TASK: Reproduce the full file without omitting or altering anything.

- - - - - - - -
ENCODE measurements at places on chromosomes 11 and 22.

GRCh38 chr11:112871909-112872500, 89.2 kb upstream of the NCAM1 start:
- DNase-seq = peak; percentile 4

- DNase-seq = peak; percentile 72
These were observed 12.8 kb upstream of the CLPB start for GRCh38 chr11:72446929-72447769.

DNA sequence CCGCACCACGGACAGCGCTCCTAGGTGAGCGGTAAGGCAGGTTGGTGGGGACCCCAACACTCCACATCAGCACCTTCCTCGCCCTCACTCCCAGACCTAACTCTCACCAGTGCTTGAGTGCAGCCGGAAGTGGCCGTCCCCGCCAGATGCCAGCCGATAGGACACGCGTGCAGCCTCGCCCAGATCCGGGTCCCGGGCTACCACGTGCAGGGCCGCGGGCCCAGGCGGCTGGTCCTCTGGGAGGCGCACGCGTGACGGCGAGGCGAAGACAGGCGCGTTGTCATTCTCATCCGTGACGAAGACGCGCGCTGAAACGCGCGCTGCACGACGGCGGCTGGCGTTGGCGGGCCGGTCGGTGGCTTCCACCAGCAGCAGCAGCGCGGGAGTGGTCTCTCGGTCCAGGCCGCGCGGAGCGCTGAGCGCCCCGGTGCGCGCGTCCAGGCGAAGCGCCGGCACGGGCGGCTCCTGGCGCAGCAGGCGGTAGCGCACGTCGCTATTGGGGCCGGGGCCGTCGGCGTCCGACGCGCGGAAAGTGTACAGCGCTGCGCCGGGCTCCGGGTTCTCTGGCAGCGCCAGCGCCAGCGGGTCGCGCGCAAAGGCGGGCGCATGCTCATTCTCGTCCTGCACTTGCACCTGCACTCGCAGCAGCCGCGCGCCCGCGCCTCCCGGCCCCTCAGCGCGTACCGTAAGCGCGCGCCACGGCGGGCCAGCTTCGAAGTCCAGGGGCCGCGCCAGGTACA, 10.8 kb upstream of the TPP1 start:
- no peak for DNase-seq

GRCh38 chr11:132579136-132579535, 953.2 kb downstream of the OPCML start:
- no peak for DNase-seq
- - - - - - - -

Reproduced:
ENCODE measurements at places on chromosomes 11 and 22.

GRCh38 chr11:112871909-112872500, 89.2 kb upstream of the NCAM1 start:
- DNase-seq = peak; percentile 4

- DNase-seq = peak; percentile 72
These were observed 12.8 kb upstream of the CLPB start for GRCh38 chr11:72446929-72447769.

DNA sequence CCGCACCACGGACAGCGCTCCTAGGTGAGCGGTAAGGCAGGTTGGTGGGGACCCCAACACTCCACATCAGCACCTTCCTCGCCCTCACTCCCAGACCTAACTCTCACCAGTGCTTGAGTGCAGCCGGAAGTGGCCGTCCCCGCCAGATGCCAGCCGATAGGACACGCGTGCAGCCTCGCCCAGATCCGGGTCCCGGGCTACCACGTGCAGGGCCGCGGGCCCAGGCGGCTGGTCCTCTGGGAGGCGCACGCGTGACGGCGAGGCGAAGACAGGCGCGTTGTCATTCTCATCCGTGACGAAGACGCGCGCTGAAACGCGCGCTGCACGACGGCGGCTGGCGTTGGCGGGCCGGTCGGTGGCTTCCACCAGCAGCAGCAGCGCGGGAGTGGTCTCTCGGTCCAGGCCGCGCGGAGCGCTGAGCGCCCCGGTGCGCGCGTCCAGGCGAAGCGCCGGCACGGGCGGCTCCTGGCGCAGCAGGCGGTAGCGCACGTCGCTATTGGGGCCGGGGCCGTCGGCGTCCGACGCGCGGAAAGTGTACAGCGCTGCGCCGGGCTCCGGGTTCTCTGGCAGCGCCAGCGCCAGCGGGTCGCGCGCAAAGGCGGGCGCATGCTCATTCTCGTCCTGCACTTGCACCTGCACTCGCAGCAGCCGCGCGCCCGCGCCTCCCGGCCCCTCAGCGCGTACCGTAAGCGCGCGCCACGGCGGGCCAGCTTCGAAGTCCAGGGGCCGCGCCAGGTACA, 10.8 kb upstream of the TPP1 start:
- no peak for DNase-seq

GRCh38 chr11:132579136-132579535, 953.2 kb downstream of the OPCML start:
- no peak for DNase-seq